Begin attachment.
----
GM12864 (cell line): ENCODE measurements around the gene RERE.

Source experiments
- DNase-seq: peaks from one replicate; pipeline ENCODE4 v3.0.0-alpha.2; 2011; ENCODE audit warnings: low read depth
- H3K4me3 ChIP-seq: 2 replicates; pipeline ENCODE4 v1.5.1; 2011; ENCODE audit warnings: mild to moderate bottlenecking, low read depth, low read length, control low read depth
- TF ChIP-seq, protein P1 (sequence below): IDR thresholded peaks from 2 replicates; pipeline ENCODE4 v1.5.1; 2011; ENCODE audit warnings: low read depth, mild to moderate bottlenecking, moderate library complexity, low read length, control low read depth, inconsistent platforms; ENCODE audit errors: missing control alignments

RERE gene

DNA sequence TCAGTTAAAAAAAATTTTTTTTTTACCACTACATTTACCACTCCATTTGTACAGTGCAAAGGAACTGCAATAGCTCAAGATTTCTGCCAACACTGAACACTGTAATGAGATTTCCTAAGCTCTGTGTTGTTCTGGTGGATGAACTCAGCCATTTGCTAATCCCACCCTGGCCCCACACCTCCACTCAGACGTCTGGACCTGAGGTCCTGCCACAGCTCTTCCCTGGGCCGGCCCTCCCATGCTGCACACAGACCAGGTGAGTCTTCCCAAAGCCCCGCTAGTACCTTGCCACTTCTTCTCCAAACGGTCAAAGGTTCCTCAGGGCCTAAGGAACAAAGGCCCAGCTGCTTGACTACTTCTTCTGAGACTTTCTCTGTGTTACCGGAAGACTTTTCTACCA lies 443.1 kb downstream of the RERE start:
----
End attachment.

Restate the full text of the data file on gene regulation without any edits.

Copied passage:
GM12864 (cell line): ENCODE measurements around the gene RERE.

Source experiments
- DNase-seq: peaks from one replicate; pipeline ENCODE4 v3.0.0-alpha.2; 2011; ENCODE audit warnings: low read depth
- H3K4me3 ChIP-seq: 2 replicates; pipeline ENCODE4 v1.5.1; 2011; ENCODE audit warnings: mild to moderate bottlenecking, low read depth, low read length, control low read depth
- TF ChIP-seq, protein P1 (sequence below): IDR thresholded peaks from 2 replicates; pipeline ENCODE4 v1.5.1; 2011; ENCODE audit warnings: low read depth, mild to moderate bottlenecking, moderate library complexity, low read length, control low read depth, inconsistent platforms; ENCODE audit errors: missing control alignments

RERE gene

DNA sequence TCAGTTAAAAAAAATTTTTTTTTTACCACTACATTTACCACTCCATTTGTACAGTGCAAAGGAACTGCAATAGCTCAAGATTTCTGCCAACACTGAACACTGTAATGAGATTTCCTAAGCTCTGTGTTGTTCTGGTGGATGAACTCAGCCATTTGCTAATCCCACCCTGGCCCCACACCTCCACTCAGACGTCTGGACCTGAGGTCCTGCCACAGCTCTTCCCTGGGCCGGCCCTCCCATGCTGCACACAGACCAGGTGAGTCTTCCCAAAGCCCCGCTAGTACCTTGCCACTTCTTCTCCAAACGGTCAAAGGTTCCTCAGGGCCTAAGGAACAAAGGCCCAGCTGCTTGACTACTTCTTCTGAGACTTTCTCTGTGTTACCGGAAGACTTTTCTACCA lies 443.1 kb downstream of the RERE start: